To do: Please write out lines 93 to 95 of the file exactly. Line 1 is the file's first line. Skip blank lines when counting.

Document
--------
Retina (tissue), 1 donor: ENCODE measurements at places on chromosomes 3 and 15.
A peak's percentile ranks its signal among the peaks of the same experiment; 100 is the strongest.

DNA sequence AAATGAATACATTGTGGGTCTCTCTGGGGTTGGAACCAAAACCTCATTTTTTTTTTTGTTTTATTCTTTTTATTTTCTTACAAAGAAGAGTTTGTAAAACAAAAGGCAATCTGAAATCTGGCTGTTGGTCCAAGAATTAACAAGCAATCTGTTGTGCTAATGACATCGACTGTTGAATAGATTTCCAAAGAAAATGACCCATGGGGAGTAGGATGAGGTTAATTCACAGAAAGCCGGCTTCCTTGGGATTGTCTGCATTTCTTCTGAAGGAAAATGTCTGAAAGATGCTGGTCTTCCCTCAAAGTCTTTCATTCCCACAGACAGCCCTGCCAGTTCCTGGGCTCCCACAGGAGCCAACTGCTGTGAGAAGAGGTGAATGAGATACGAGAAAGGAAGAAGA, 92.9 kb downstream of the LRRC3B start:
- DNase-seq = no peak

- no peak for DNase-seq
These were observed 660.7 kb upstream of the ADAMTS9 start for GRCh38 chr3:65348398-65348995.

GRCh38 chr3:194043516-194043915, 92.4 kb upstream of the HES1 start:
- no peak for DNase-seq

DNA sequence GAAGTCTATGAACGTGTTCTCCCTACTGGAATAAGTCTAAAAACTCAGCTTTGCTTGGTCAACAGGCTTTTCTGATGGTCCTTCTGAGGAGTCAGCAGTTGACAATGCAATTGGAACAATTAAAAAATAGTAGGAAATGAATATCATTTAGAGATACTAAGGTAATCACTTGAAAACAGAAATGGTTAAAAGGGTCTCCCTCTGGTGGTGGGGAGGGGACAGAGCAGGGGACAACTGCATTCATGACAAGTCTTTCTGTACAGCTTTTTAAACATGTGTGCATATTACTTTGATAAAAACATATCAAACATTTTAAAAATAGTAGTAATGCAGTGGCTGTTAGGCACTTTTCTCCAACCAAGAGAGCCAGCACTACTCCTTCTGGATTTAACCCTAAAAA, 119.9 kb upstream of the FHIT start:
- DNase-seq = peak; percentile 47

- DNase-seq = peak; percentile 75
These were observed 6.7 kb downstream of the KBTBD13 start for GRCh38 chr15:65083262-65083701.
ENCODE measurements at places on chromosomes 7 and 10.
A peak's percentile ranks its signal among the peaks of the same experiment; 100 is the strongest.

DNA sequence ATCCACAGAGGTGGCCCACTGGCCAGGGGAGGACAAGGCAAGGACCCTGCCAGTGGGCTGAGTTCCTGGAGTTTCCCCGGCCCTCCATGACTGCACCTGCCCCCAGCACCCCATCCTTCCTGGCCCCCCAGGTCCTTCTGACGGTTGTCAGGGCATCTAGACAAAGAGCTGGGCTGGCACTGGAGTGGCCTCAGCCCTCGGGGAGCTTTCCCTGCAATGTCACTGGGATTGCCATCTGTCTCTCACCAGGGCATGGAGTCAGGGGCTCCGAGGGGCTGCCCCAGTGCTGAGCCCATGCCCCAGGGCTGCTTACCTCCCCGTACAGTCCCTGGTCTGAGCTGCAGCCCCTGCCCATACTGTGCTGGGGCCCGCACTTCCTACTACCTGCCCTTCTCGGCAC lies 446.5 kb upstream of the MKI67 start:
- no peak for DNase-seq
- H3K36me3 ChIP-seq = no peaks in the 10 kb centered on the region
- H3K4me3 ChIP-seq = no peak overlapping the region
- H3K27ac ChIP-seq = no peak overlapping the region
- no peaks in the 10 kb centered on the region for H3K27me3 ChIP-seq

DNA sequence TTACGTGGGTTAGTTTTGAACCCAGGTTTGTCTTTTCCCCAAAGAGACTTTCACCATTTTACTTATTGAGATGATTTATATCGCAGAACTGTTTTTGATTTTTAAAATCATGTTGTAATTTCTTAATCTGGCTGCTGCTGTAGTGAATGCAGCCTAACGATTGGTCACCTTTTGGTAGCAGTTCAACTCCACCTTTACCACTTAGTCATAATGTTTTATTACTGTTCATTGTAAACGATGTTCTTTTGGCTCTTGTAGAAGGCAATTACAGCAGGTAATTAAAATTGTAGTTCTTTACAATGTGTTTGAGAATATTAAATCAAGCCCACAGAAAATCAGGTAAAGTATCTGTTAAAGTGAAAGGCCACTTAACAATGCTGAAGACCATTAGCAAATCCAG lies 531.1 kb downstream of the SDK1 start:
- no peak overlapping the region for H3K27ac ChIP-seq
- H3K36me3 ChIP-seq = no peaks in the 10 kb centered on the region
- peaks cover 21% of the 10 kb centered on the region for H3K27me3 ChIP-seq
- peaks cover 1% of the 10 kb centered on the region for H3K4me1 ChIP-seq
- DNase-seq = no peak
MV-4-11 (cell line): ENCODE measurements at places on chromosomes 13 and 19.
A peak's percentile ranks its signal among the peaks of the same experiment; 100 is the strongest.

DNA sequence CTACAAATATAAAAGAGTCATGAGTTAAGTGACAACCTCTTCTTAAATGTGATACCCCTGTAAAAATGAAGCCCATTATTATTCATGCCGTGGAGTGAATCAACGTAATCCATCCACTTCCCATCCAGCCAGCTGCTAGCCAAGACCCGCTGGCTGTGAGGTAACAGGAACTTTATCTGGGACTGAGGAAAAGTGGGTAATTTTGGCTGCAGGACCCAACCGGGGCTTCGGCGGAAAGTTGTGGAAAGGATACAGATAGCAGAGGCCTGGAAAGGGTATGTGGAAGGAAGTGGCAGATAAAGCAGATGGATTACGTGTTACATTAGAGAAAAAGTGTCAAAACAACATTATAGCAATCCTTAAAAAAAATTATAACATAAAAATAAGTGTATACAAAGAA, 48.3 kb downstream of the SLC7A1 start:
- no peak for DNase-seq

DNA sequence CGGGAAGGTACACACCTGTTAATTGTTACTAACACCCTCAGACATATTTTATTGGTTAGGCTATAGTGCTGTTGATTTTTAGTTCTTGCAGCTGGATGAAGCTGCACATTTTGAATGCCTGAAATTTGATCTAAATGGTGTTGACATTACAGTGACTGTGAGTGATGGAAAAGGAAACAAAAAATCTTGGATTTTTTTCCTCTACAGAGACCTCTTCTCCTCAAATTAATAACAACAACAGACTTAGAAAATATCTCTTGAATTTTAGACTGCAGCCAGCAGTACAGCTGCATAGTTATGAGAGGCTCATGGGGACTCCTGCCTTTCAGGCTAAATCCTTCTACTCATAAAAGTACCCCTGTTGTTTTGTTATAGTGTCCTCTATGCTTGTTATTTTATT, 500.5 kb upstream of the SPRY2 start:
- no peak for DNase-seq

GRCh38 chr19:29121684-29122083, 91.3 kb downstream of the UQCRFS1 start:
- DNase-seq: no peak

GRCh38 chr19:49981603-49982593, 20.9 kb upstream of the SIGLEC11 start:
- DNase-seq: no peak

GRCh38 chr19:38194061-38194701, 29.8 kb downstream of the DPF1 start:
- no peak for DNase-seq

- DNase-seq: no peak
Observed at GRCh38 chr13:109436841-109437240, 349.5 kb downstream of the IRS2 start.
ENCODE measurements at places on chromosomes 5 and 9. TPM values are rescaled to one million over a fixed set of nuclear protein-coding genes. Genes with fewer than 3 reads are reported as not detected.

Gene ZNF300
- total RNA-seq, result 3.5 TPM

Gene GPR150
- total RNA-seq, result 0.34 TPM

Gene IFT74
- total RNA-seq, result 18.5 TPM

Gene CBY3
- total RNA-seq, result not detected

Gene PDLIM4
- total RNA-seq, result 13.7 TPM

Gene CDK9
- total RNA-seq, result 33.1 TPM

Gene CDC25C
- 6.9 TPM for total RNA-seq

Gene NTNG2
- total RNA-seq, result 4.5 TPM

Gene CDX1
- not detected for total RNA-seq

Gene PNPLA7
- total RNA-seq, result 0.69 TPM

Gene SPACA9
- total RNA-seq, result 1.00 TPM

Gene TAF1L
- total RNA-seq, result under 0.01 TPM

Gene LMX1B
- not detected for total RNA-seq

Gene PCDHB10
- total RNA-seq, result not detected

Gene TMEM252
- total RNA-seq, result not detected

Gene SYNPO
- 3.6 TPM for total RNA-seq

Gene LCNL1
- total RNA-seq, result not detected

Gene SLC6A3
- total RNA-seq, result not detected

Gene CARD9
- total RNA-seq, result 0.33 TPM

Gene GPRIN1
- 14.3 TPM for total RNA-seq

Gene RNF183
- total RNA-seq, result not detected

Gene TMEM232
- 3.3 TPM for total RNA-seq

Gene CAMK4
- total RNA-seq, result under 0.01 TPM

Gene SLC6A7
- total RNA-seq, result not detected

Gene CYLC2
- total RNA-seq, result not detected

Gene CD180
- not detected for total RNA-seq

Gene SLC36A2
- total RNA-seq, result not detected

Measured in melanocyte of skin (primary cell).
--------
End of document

- not detected for total RNA-seq

Gene SLC36A2
- total RNA-seq, result not detected